Accurate and rapid antibiotic susceptibility testing of Haemophilus influenzae by flow cytometry
Abstract number: p1448
O'Donoghue M., Pong W.L., Boost M.V.
Haemophilus influenzae continues to cause significant levels of morbidity and mortality and is responsible for serious infections such as pneumonia and meningitis. Susceptibility testing was not required for this organism in the past as it was generally considered sensitive to certain antimicrobials. With the increasing development of resistance in recent years, previously employed empirical therapy is no longer adequate. The fastidious nature of this organism limits the options for susceptibility test methods and requires a minimum of 24 hours turn around time. This study aimed to develop a rapid antimicrobial susceptibility test method (AST) using a flow cytometer (FCM) and to compare the results with standard methods.
Effects of a range of concentrations of ampicillin and tetracycline on a H. influenzae control strain (ATCC 49247) were determined by FCM (Coulter EPICS Elite ESP flow cytometer) using the fluorescent probes DiBAC4 (3) and Propidium iodide (PI). A further 30 clinical isolates of H. influenzae obtained from several district hospitals in Hong Kong were then tested by FCM method to determine their susceptibilities to ampicillin and tetracycline and the results were compared to the Standard Broth Dilution method (SBD). Results obtained were categorized as sensitive, intermediate or resistant using a previously published formula.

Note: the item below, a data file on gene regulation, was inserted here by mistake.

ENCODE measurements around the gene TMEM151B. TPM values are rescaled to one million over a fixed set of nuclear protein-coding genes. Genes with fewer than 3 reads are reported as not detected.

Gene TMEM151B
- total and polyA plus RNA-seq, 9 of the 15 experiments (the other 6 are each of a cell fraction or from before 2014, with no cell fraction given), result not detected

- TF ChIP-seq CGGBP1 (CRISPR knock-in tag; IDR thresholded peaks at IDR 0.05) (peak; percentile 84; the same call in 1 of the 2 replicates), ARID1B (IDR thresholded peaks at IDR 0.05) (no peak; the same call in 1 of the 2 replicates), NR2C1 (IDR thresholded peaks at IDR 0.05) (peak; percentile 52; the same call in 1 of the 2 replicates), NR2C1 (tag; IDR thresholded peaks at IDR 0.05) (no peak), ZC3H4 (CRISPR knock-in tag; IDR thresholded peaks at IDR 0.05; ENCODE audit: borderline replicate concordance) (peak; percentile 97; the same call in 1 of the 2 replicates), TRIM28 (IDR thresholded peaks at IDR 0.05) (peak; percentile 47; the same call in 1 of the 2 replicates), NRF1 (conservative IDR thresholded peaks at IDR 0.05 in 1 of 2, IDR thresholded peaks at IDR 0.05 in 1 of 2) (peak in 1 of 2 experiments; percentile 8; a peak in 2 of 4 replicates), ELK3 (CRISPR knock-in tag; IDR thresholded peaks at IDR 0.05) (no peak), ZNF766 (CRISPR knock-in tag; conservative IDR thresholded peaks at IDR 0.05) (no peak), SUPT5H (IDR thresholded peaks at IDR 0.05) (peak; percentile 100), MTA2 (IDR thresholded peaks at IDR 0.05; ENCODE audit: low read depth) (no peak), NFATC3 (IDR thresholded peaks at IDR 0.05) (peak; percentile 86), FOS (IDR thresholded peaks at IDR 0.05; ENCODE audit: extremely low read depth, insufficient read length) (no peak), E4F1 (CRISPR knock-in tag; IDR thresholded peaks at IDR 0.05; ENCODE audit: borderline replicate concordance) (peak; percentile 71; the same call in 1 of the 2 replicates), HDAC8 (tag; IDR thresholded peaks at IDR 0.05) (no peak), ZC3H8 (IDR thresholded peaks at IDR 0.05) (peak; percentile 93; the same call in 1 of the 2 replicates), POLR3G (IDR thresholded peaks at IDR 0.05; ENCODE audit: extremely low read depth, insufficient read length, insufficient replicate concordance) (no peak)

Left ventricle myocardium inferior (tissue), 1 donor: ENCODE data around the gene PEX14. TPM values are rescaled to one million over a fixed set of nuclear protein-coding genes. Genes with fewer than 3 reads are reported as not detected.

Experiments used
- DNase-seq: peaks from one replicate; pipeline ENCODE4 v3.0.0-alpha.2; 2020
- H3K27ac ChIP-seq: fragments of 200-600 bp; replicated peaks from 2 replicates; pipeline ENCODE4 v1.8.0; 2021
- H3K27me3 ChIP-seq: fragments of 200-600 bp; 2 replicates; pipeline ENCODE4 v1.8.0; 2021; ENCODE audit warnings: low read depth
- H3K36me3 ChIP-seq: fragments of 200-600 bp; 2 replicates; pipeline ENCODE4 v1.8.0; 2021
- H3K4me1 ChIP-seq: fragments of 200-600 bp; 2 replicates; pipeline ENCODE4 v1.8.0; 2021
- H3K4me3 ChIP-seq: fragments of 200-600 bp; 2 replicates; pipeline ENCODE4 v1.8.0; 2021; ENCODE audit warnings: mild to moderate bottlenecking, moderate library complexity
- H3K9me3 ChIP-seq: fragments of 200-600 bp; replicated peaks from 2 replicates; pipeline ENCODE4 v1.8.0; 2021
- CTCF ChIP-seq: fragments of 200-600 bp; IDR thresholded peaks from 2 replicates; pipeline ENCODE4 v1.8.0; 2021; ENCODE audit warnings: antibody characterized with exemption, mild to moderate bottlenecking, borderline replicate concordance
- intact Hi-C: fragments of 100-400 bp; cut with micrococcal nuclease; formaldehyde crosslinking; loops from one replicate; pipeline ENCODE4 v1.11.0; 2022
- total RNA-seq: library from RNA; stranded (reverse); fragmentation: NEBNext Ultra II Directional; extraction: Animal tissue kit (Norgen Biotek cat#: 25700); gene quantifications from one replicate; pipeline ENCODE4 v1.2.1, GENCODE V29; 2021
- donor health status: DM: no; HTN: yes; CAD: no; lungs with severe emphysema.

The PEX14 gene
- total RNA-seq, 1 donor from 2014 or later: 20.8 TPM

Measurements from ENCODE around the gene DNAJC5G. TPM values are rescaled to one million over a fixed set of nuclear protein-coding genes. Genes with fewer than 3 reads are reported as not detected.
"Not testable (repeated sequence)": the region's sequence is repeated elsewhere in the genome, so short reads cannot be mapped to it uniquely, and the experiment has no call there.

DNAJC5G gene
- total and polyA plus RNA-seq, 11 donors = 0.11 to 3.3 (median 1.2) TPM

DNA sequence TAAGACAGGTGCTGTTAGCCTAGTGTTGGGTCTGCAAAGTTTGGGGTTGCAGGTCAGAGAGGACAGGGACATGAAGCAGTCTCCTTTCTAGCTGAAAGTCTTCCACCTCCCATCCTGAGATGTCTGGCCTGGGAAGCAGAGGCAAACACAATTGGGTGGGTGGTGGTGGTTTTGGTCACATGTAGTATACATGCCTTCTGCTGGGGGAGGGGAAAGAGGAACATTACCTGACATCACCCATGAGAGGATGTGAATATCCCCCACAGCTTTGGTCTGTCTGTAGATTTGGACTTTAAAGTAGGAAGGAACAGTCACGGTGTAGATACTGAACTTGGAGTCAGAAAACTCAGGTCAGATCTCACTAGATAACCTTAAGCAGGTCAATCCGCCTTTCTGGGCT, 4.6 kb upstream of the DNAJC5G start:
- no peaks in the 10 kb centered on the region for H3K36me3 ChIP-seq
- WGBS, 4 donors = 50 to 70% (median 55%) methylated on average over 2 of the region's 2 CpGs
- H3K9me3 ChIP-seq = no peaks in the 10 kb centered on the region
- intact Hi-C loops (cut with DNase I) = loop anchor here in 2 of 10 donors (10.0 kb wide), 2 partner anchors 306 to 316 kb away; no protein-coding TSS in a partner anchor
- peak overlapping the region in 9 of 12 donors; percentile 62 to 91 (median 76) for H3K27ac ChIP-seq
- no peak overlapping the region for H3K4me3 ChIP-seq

Treatment with antibiotics resulted in a reproducible and easily detectable change in fluorescence. The degree of change correlated well with sensitivity or resistance as determined by standard methods. There was no difference of categorization of 29 strains tested. The remaining strain being categorized as intermediately resistant by FCM and sensitive by SBD i.e. a minor error.
Reliable results were obtained within 3 hours allowing the test to be completed within one working day, which may have a considerable clinical impact. The reduction of time for issuing of AST results would enable physicians to choose more appropriate, narrower spectrum and less costly antimicrobial therapy at the initiation of therapy. As reliable results were obtained for both static (tetracycline) and cidal (ampicillin) antibiotics suggesting the method can be extended to other antibiotics. As most hospitals already have a FCM for haematology purposes, it would not be necessary to purchase an additional machine.
|Session name:||XXIst ISTH Congress|
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